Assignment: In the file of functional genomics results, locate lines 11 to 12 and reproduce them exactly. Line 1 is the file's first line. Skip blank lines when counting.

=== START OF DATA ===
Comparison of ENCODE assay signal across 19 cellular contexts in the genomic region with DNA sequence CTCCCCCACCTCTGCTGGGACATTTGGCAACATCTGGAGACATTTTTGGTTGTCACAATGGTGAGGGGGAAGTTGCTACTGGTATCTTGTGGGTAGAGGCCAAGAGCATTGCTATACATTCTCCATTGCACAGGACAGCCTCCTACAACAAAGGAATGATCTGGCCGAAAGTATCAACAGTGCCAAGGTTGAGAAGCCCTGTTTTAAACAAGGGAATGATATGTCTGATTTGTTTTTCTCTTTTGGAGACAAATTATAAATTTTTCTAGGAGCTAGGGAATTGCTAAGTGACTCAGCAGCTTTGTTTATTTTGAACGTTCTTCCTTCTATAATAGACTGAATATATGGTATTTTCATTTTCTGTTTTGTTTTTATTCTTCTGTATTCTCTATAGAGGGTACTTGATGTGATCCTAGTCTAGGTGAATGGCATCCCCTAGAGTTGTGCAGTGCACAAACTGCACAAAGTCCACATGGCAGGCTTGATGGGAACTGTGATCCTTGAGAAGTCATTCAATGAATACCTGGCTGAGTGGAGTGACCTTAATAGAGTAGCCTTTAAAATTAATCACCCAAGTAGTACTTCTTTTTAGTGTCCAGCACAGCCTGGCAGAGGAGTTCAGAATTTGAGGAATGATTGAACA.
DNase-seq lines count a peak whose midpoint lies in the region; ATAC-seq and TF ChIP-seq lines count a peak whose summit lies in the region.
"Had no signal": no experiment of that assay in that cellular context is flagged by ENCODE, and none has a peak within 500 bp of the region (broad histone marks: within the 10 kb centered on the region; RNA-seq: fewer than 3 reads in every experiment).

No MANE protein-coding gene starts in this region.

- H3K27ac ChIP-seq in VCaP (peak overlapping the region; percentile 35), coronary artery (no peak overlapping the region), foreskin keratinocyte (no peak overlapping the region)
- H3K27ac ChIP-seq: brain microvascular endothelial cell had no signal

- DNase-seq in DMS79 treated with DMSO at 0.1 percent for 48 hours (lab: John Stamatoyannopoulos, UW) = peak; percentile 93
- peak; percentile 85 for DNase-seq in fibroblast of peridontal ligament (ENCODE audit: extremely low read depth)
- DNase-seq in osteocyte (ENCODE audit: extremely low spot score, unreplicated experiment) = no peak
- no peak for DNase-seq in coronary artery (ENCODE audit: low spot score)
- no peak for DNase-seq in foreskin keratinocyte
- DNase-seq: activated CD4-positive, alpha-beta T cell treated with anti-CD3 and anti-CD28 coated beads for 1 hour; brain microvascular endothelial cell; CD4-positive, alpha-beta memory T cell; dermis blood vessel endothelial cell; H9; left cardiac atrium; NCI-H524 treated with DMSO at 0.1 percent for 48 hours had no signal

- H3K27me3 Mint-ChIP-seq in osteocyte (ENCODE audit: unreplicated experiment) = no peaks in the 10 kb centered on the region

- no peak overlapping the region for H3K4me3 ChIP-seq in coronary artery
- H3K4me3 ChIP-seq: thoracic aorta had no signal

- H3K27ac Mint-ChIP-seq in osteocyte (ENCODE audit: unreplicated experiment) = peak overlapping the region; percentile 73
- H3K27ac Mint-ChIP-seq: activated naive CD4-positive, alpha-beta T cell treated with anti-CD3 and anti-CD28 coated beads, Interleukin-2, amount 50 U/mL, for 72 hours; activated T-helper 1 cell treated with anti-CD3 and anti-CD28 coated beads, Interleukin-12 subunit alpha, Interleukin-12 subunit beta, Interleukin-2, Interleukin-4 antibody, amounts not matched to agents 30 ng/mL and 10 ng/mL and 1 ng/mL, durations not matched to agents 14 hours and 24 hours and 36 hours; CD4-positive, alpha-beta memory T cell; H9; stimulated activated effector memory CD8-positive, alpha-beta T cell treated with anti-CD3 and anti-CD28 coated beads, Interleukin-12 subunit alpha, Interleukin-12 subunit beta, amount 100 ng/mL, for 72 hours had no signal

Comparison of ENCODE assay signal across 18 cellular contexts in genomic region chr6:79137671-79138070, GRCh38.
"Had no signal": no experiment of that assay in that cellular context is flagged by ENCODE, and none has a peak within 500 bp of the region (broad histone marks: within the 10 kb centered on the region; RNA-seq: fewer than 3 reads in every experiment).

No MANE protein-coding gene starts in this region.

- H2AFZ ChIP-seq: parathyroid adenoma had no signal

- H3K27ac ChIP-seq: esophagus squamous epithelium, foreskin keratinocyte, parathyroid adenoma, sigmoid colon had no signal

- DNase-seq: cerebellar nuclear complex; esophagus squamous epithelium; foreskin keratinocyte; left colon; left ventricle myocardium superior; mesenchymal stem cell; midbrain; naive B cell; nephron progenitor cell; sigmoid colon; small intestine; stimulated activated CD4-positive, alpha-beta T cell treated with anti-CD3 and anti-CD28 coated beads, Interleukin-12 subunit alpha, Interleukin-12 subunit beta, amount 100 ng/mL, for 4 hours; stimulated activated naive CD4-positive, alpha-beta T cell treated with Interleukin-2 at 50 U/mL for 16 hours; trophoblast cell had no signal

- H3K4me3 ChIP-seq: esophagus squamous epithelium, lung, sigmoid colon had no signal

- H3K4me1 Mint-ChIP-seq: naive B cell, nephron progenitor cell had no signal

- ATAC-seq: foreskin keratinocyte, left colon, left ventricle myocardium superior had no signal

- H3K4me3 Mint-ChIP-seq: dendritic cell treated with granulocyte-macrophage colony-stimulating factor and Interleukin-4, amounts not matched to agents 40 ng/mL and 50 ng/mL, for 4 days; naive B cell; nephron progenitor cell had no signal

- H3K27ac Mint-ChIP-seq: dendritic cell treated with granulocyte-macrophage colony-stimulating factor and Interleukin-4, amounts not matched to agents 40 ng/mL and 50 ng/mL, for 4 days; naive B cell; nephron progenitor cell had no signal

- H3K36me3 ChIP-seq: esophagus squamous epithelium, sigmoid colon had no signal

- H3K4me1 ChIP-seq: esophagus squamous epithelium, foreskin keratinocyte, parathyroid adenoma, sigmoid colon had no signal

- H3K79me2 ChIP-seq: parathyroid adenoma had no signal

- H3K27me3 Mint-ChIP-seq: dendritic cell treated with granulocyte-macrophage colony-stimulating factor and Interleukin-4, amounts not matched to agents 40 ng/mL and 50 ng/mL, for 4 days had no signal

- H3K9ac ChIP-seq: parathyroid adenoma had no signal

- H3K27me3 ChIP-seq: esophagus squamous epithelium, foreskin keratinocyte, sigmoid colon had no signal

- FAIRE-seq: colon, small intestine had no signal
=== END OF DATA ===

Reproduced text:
- no peak for DNase-seq in foreskin keratinocyte
- DNase-seq: activated CD4-positive, alpha-beta T cell treated with anti-CD3 and anti-CD28 coated beads for 1 hour; brain microvascular endothelial cell; CD4-positive, alpha-beta memory T cell; dermis blood vessel endothelial cell; H9; left cardiac atrium; NCI-H524 treated with DMSO at 0.1 percent for 48 hours had no signal